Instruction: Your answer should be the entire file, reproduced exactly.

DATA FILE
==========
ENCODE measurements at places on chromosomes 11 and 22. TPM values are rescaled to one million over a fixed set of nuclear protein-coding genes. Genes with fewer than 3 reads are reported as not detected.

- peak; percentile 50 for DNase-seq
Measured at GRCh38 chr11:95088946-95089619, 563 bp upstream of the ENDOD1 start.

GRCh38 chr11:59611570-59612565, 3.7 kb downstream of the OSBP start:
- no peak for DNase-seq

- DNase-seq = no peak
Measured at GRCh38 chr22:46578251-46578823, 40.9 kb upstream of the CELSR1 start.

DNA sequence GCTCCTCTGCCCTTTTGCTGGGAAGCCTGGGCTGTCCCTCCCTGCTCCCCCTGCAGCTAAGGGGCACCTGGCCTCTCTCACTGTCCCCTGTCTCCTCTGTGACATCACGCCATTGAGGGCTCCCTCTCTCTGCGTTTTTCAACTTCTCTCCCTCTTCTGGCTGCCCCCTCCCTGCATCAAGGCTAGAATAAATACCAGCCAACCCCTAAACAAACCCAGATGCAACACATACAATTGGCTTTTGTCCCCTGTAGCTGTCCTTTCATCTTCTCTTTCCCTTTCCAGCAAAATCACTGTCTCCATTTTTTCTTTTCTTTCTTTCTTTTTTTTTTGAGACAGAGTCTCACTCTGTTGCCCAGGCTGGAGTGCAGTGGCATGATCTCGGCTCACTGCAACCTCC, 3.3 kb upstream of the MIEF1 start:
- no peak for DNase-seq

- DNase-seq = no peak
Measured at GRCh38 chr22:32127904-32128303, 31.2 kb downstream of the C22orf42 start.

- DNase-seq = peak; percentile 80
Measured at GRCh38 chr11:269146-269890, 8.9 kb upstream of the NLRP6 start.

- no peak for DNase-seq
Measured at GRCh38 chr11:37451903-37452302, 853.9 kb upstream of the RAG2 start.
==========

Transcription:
ENCODE measurements at places on chromosomes 11 and 22. TPM values are rescaled to one million over a fixed set of nuclear protein-coding genes. Genes with fewer than 3 reads are reported as not detected.

- peak; percentile 50 for DNase-seq
Measured at GRCh38 chr11:95088946-95089619, 563 bp upstream of the ENDOD1 start.

GRCh38 chr11:59611570-59612565, 3.7 kb downstream of the OSBP start:
- no peak for DNase-seq

- DNase-seq = no peak
Measured at GRCh38 chr22:46578251-46578823, 40.9 kb upstream of the CELSR1 start.

DNA sequence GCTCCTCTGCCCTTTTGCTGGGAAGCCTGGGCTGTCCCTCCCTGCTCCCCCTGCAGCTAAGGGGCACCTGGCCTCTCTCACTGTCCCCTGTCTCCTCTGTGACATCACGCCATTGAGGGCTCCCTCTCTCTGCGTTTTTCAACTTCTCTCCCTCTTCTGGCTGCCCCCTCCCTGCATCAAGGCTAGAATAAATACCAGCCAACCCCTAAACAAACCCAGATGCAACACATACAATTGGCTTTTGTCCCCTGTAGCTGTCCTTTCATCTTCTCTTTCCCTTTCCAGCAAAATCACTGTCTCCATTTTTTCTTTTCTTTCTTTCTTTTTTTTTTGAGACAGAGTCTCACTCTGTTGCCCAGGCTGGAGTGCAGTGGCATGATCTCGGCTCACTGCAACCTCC, 3.3 kb upstream of the MIEF1 start:
- no peak for DNase-seq

- DNase-seq = no peak
Measured at GRCh38 chr22:32127904-32128303, 31.2 kb downstream of the C22orf42 start.

- DNase-seq = peak; percentile 80
Measured at GRCh38 chr11:269146-269890, 8.9 kb upstream of the NLRP6 start.

- no peak for DNase-seq
Measured at GRCh38 chr11:37451903-37452302, 853.9 kb upstream of the RAG2 start.